The vegan scene in the UK is no longer underground. Over recent years, thanks to trend setters and availability it has moved from tasteless and boring to diverse, exciting and enjoyable for all (including those who prefer a piece of steak on their plate). Here’s This Is Sheffield’s guide to vegan Sheffield. Including vegan restaurants in Sheffield, vegan takeaways in Sheffield and much more!
This is just a round-up of places, check out all Sheffield independents offering vegan options here.
Most restaurants cater for vegans these days, they kind of have to as its not just a fad anymore.
Vegan restaurants tend to try their best to ensure they can attract meat eaters too, whether that is with faux meat or cooking up great food that is so good it doesn’t need meat, in Kelham there’s restaurants on both ends of this spectrum.
Church: Temple of Fun, owned by Oli Sykes, Bring Me The Horizon frontman and outspoken vegan opened in July 2018. The venue is fully vegan friendly but you wouldn’t know it. The bar is stocked with beers, wines, spirits and cocktails that are free of any animal products whilst the food menu reads like one you’d find in any restaurant.
Fried chicken, kebabs, burgers, they even do ribs. They all look, taste and have the texture familiar to meat but you wouldn’t know the difference!
Church’s former kitchen team and vegan icons Make No Bones have moved to The Old Workshop, another fully vegan Kelham bar offering a similar menu.
Across the road is V.Or.V (Vegan Organic Vegatarian) who take a different approach. Where Church focus on ‘junk food’ V.Or.V create healthy and flavoursome dishes that celebrate the diversity that vegetables can offer. It’s equally as impressive as Church replicating meaty favourites.
Also in Kelham is Dishi who serve up wholesome and authentic Asian inspired vegan dishes in an intimate setting (they are currently only operating as Dishi Drop) and Urban Pizza, based at SteelYard Kelham who try to offer vegan alternatives to all of their pizzas whilst their neighbours Icarus and Apollo offer food inspired from travelling around the world and Slap & Pickle at Heist Brew Co. tap do bangin’ burgers (including GF options!).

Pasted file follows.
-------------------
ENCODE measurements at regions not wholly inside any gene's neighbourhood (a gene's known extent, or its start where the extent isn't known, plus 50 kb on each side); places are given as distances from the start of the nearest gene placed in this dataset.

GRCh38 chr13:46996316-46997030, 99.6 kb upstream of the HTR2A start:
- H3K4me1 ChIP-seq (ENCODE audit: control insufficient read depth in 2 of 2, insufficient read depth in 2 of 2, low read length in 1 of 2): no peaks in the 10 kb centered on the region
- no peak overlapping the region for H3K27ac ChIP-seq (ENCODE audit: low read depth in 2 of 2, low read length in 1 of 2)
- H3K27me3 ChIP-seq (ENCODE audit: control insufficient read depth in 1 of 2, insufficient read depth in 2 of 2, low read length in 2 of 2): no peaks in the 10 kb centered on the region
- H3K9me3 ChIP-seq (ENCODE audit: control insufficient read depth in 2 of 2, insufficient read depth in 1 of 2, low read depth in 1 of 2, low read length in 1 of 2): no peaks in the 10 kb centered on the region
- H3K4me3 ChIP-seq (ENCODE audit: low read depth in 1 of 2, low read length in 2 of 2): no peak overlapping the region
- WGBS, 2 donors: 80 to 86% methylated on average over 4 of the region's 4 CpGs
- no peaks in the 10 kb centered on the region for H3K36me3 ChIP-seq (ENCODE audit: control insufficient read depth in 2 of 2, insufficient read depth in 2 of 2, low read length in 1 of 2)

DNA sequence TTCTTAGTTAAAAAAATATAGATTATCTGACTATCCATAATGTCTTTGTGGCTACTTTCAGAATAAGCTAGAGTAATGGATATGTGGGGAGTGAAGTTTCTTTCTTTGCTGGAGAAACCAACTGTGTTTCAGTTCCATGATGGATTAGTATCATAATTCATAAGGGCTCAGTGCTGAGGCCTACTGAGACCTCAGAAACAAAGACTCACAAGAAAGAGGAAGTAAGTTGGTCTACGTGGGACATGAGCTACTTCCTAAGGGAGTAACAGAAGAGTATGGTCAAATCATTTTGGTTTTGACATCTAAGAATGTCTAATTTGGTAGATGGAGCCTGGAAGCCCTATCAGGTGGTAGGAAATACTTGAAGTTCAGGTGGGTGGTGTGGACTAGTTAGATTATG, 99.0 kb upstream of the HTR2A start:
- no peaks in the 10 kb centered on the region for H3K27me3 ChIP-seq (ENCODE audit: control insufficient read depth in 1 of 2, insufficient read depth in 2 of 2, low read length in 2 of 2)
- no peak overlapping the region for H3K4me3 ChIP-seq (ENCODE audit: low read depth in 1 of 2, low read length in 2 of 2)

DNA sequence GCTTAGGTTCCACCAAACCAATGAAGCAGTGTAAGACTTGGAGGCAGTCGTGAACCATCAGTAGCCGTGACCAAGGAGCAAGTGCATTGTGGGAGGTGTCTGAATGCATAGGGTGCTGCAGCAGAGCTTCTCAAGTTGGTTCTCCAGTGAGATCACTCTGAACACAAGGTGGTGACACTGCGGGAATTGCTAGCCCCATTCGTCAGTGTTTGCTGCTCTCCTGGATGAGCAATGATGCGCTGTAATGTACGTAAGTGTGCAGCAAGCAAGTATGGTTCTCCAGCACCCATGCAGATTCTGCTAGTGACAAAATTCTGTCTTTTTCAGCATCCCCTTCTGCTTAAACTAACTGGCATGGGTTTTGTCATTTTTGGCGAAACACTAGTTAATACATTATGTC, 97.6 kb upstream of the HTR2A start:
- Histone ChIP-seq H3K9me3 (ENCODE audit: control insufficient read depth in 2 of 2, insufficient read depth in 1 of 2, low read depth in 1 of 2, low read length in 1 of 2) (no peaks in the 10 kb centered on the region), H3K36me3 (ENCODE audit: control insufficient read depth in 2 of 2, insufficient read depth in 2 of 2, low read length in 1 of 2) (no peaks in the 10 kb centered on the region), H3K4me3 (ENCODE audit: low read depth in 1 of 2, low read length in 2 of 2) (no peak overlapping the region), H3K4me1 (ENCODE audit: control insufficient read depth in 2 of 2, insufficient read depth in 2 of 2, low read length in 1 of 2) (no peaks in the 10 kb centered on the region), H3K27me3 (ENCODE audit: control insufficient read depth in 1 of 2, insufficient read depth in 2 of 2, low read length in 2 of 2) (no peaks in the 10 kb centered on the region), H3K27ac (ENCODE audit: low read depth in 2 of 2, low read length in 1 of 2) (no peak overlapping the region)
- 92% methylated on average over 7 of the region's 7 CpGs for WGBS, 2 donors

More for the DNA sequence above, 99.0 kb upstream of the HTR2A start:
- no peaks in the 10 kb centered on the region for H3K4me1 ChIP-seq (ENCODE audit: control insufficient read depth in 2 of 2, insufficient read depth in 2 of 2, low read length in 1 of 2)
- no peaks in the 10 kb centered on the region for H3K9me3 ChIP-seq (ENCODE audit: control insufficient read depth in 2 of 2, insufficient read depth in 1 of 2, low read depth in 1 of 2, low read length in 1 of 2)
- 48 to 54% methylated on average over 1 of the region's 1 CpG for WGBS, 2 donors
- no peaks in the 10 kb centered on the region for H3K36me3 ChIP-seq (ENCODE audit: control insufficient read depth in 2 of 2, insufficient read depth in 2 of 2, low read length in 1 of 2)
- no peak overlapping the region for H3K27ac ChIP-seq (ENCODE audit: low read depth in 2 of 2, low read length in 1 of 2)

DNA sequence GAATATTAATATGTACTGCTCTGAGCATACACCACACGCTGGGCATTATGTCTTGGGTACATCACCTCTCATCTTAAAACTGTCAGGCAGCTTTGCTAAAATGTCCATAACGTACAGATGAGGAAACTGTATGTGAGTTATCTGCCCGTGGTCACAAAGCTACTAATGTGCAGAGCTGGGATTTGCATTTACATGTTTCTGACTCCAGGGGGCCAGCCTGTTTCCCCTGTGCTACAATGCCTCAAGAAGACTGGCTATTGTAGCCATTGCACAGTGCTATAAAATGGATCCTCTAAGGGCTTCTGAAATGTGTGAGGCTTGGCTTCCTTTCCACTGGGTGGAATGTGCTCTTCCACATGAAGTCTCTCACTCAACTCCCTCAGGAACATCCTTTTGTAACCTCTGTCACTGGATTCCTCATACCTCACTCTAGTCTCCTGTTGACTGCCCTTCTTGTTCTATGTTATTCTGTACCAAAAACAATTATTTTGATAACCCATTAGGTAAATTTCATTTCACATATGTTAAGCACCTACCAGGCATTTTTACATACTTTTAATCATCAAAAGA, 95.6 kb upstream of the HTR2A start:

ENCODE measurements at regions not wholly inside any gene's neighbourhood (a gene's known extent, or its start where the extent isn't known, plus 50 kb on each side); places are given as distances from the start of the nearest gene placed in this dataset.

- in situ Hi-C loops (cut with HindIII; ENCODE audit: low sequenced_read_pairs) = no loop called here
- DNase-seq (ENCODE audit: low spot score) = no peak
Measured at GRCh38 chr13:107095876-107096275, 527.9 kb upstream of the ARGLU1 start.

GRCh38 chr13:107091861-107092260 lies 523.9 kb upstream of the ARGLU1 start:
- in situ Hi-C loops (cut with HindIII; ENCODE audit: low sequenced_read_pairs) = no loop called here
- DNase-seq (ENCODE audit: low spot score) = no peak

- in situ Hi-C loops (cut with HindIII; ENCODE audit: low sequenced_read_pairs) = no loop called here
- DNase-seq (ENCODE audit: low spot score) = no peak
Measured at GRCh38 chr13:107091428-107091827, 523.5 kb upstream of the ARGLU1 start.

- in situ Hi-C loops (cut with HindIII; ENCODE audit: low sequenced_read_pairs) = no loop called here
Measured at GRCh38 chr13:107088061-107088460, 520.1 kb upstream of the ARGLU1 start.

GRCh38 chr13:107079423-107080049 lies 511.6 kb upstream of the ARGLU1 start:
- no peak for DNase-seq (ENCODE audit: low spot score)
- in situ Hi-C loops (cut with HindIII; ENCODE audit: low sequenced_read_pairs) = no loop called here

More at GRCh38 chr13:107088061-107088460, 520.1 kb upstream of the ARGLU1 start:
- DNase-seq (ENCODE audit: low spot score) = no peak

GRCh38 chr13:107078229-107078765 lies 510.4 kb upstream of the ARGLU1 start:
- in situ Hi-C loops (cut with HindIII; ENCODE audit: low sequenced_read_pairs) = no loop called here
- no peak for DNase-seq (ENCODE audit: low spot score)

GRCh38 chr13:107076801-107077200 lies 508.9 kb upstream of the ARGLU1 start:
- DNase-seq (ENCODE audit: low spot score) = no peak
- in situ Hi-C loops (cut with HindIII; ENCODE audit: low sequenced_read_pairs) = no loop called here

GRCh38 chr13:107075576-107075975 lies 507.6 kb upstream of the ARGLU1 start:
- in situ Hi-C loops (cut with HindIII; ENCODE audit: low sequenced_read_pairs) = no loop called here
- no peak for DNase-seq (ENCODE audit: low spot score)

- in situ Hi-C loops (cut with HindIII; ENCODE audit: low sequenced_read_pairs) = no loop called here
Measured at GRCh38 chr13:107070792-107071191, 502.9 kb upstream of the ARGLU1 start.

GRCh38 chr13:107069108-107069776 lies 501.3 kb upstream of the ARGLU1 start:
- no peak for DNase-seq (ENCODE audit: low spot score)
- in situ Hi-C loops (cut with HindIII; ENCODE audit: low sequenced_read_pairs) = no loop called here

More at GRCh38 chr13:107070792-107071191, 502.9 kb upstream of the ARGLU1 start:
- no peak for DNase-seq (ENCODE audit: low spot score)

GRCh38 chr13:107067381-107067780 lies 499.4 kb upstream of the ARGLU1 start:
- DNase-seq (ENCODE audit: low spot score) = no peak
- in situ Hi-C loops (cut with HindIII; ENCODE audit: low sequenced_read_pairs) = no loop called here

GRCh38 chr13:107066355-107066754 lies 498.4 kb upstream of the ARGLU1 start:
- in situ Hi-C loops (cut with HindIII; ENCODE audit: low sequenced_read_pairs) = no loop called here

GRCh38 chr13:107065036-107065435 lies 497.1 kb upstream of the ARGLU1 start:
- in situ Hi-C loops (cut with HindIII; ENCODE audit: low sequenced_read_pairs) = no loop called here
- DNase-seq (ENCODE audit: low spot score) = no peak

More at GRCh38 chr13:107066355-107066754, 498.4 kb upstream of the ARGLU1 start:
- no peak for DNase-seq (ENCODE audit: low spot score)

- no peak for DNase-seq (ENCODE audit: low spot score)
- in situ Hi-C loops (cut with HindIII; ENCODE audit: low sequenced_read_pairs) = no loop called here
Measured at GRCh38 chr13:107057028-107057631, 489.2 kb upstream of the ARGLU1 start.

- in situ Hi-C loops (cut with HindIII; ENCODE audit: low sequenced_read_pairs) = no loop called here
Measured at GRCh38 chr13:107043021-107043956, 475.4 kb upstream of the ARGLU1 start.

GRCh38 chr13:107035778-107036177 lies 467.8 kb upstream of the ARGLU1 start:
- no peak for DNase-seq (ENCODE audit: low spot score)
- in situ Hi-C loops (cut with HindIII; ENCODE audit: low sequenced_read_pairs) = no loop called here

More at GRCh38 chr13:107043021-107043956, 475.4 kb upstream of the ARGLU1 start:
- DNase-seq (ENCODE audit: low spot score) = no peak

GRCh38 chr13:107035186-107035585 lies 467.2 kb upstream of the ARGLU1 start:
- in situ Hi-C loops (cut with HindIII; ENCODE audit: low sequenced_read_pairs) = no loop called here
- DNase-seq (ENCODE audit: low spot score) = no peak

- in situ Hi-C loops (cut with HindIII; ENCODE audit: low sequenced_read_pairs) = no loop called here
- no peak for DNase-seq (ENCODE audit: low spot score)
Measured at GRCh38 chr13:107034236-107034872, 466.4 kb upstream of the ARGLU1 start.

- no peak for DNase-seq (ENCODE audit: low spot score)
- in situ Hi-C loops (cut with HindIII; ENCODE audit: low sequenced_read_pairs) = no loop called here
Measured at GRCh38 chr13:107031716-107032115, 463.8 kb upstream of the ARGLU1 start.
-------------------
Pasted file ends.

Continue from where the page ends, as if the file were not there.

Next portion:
Gaard Coffee Hide in Kelham (also in West One in the city centre) is a fully vegan cafe serving everything from coffees and shakes to sandwiches and sweet treats.
Heeley and Meersbrook also has a strong vegan seen including vegan pizza at Pour, Mexican treats from La Fonda and Delphine Fish & Chips have an extensive vegan menu.
In the city centre there’s Blue Moon Cafe, one of Sheffield’s longest serving veggie and vegan spots. Opening in 1995 the cafe has seen the vegan trend come and grow, their menu changes daily, always offering 2 vegan dishes and one veggie dish. Also in the city centre, is The Old House which has now gone fully vegan (including a Sunday Roast!). Lykke, at New Era Square serves up authentic Danish food and cater for vegans.
In Crookes you’ve got Dana, a cafe specialising in vegetarian and vegan plates, their Full English breakfast is a firm favourite.
South Street Kitchen in Park Hill (behind the train station) is a cafe serving up Middle-Eastern inspired veggie and vegan dishes.
Nether Edge’s Homemade by Thelma’s offers all your breakfast and lunch options with a decent choice suitable for vegans whilst Get Wurst‘s vegan brats are as popular than their meaty ones.